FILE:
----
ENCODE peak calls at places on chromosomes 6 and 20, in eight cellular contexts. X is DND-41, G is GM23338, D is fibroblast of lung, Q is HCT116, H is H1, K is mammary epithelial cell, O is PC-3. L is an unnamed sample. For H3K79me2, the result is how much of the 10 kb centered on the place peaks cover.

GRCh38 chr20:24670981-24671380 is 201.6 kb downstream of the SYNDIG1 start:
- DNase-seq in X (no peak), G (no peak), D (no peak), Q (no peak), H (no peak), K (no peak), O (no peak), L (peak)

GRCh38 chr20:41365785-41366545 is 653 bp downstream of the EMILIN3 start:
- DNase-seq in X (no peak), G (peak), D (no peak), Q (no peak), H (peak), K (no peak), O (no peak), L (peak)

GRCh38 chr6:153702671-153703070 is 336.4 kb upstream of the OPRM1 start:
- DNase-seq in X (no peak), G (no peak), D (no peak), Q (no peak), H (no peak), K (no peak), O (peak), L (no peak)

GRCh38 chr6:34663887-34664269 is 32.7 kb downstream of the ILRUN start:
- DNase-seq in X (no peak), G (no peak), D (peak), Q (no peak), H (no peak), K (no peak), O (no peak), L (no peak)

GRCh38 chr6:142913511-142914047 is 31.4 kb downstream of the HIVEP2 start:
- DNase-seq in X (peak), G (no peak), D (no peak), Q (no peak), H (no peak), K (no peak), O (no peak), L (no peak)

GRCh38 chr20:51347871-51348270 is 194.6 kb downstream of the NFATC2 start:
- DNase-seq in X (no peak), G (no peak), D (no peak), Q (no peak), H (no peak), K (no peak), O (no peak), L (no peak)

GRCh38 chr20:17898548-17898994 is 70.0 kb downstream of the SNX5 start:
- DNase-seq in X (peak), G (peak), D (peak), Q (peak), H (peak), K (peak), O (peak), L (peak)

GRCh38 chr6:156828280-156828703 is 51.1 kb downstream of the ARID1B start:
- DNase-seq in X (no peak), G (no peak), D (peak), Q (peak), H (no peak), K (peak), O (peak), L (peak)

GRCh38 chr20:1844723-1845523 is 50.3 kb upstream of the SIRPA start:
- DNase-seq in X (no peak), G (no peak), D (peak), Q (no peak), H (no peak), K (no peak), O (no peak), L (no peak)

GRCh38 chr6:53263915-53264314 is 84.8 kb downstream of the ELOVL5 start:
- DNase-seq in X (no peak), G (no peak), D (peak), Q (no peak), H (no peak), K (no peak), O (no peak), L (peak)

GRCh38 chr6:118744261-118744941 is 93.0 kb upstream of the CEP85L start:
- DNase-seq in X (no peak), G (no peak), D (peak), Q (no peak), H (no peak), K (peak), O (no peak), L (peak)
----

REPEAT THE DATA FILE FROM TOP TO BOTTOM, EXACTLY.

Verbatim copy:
ENCODE peak calls at places on chromosomes 6 and 20, in eight cellular contexts. X is DND-41, G is GM23338, D is fibroblast of lung, Q is HCT116, H is H1, K is mammary epithelial cell, O is PC-3. L is an unnamed sample. For H3K79me2, the result is how much of the 10 kb centered on the place peaks cover.

GRCh38 chr20:24670981-24671380 is 201.6 kb downstream of the SYNDIG1 start:
- DNase-seq in X (no peak), G (no peak), D (no peak), Q (no peak), H (no peak), K (no peak), O (no peak), L (peak)

GRCh38 chr20:41365785-41366545 is 653 bp downstream of the EMILIN3 start:
- DNase-seq in X (no peak), G (peak), D (no peak), Q (no peak), H (peak), K (no peak), O (no peak), L (peak)

GRCh38 chr6:153702671-153703070 is 336.4 kb upstream of the OPRM1 start:
- DNase-seq in X (no peak), G (no peak), D (no peak), Q (no peak), H (no peak), K (no peak), O (peak), L (no peak)

GRCh38 chr6:34663887-34664269 is 32.7 kb downstream of the ILRUN start:
- DNase-seq in X (no peak), G (no peak), D (peak), Q (no peak), H (no peak), K (no peak), O (no peak), L (no peak)

GRCh38 chr6:142913511-142914047 is 31.4 kb downstream of the HIVEP2 start:
- DNase-seq in X (peak), G (no peak), D (no peak), Q (no peak), H (no peak), K (no peak), O (no peak), L (no peak)

GRCh38 chr20:51347871-51348270 is 194.6 kb downstream of the NFATC2 start:
- DNase-seq in X (no peak), G (no peak), D (no peak), Q (no peak), H (no peak), K (no peak), O (no peak), L (no peak)

GRCh38 chr20:17898548-17898994 is 70.0 kb downstream of the SNX5 start:
- DNase-seq in X (peak), G (peak), D (peak), Q (peak), H (peak), K (peak), O (peak), L (peak)

GRCh38 chr6:156828280-156828703 is 51.1 kb downstream of the ARID1B start:
- DNase-seq in X (no peak), G (no peak), D (peak), Q (peak), H (no peak), K (peak), O (peak), L (peak)

GRCh38 chr20:1844723-1845523 is 50.3 kb upstream of the SIRPA start:
- DNase-seq in X (no peak), G (no peak), D (peak), Q (no peak), H (no peak), K (no peak), O (no peak), L (no peak)

GRCh38 chr6:53263915-53264314 is 84.8 kb downstream of the ELOVL5 start:
- DNase-seq in X (no peak), G (no peak), D (peak), Q (no peak), H (no peak), K (no peak), O (no peak), L (peak)

GRCh38 chr6:118744261-118744941 is 93.0 kb upstream of the CEP85L start:
- DNase-seq in X (no peak), G (no peak), D (peak), Q (no peak), H (no peak), K (peak), O (no peak), L (peak)